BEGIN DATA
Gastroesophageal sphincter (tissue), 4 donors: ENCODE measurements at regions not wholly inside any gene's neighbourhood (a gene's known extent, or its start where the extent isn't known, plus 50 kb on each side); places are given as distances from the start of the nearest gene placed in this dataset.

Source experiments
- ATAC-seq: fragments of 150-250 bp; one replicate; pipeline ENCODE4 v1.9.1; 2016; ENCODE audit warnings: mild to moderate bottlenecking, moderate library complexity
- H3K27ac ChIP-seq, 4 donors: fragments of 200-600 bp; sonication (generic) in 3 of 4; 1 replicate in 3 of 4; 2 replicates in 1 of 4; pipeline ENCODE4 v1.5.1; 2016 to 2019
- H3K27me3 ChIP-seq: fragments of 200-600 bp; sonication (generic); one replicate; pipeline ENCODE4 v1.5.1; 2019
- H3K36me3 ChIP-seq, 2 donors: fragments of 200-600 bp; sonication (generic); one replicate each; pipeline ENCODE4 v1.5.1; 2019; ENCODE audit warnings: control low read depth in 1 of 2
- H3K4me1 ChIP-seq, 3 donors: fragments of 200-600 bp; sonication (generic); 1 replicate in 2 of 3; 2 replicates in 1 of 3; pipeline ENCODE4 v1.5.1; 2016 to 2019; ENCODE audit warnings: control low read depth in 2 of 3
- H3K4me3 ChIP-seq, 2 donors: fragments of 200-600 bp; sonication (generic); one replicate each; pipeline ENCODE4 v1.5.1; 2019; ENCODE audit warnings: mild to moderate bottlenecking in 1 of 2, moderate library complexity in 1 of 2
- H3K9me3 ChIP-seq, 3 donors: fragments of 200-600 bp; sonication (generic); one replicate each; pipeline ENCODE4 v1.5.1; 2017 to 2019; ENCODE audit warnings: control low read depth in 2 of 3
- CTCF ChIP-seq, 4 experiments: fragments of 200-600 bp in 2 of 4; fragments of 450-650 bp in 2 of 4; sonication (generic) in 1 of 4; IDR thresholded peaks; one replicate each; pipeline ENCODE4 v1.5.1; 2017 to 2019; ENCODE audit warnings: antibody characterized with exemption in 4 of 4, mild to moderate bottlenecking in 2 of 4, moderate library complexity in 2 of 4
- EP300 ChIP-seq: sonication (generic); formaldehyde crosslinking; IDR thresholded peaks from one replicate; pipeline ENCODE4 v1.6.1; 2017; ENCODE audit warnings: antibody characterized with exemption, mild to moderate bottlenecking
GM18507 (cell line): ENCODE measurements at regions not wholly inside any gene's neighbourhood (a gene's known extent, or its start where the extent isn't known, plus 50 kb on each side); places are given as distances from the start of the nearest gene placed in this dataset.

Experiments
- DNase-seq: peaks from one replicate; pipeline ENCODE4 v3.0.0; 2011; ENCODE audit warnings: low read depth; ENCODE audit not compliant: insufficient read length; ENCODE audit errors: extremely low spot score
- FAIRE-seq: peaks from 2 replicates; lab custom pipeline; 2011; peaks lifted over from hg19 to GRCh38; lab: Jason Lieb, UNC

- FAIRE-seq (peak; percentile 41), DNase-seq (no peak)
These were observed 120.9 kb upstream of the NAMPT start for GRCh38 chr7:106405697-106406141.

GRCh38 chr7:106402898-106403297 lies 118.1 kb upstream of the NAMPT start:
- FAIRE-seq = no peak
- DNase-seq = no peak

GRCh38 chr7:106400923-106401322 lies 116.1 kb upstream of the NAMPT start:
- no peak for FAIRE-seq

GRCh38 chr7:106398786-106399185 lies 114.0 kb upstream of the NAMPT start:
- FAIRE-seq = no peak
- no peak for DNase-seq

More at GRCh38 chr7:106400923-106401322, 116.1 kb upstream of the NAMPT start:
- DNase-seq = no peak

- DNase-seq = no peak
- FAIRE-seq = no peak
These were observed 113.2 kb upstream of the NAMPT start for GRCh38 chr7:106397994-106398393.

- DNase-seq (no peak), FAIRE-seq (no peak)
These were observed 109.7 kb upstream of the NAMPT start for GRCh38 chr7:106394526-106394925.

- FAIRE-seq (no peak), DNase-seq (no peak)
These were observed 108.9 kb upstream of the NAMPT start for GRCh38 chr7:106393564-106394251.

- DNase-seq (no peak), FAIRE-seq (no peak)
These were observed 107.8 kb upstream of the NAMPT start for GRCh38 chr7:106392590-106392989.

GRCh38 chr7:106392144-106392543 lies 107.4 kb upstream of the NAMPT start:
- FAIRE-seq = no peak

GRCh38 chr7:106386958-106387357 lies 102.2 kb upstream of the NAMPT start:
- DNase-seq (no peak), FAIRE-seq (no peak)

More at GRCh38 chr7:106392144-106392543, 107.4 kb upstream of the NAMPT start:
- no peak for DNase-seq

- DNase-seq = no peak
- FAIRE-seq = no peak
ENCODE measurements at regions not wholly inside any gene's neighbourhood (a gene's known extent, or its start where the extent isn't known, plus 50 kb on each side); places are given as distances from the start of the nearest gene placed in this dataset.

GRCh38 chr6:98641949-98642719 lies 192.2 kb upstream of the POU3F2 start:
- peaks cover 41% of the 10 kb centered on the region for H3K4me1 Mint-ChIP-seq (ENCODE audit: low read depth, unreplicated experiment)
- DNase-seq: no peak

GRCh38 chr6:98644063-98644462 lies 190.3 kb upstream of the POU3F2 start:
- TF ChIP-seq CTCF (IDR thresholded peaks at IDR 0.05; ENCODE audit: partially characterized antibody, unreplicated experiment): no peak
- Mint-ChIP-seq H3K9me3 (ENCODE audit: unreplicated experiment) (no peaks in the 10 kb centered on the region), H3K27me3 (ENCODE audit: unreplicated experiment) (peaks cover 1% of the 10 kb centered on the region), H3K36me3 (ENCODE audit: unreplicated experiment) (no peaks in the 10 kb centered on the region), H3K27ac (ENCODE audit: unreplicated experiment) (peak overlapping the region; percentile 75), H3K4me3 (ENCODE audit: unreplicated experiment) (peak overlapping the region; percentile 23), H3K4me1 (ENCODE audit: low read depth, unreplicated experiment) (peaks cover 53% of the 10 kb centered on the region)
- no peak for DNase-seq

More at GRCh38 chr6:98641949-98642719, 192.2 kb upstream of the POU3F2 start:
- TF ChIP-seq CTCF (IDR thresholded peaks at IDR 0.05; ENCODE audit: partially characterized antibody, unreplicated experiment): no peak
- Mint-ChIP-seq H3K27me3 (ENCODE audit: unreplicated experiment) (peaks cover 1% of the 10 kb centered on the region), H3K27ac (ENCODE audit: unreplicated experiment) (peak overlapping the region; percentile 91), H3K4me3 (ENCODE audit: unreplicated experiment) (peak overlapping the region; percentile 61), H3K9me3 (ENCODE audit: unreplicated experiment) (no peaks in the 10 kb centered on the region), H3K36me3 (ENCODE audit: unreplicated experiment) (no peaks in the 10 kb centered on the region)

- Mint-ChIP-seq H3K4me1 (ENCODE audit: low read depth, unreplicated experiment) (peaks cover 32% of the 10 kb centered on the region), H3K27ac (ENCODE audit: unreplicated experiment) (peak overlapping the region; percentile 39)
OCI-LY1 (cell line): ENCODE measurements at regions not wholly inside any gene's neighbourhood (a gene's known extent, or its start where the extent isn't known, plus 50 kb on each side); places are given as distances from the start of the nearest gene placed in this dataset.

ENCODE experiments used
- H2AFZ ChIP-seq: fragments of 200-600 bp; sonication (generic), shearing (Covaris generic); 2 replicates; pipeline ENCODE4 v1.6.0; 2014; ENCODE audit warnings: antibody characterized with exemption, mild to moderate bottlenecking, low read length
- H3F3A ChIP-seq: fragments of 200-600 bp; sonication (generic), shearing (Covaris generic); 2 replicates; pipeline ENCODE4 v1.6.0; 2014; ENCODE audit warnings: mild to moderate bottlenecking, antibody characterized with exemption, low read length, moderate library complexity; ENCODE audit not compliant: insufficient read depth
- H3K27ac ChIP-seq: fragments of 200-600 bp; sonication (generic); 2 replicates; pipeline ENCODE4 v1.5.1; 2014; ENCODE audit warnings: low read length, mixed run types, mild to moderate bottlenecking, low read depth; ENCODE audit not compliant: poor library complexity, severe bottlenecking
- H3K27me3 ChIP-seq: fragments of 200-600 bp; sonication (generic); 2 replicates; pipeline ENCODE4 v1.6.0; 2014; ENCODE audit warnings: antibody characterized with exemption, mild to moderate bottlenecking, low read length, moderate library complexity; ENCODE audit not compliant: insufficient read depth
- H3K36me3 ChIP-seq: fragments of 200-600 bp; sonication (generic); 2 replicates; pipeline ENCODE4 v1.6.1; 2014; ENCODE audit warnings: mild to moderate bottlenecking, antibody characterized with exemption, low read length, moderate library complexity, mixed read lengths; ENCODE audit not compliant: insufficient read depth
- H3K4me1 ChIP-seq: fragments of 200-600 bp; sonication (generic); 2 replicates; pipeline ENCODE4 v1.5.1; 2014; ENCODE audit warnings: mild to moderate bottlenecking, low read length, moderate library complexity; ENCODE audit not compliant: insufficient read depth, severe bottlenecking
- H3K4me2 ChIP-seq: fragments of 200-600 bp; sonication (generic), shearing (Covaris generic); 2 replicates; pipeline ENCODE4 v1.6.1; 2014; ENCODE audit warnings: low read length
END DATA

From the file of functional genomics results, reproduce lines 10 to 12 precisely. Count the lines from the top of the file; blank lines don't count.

- CTCF ChIP-seq, 4 experiments: fragments of 200-600 bp in 2 of 4; fragments of 450-650 bp in 2 of 4; sonication (generic) in 1 of 4; IDR thresholded peaks; one replicate each; pipeline ENCODE4 v1.5.1; 2017 to 2019; ENCODE audit warnings: antibody characterized with exemption in 4 of 4, mild to moderate bottlenecking in 2 of 4, moderate library complexity in 2 of 4
- EP300 ChIP-seq: sonication (generic); formaldehyde crosslinking; IDR thresholded peaks from one replicate; pipeline ENCODE4 v1.6.1; 2017; ENCODE audit warnings: antibody characterized with exemption, mild to moderate bottlenecking
GM18507 (cell line): ENCODE measurements at regions not wholly inside any gene's neighbourhood (a gene's known extent, or its start where the extent isn't known, plus 50 kb on each side); places are given as distances from the start of the nearest gene placed in this dataset.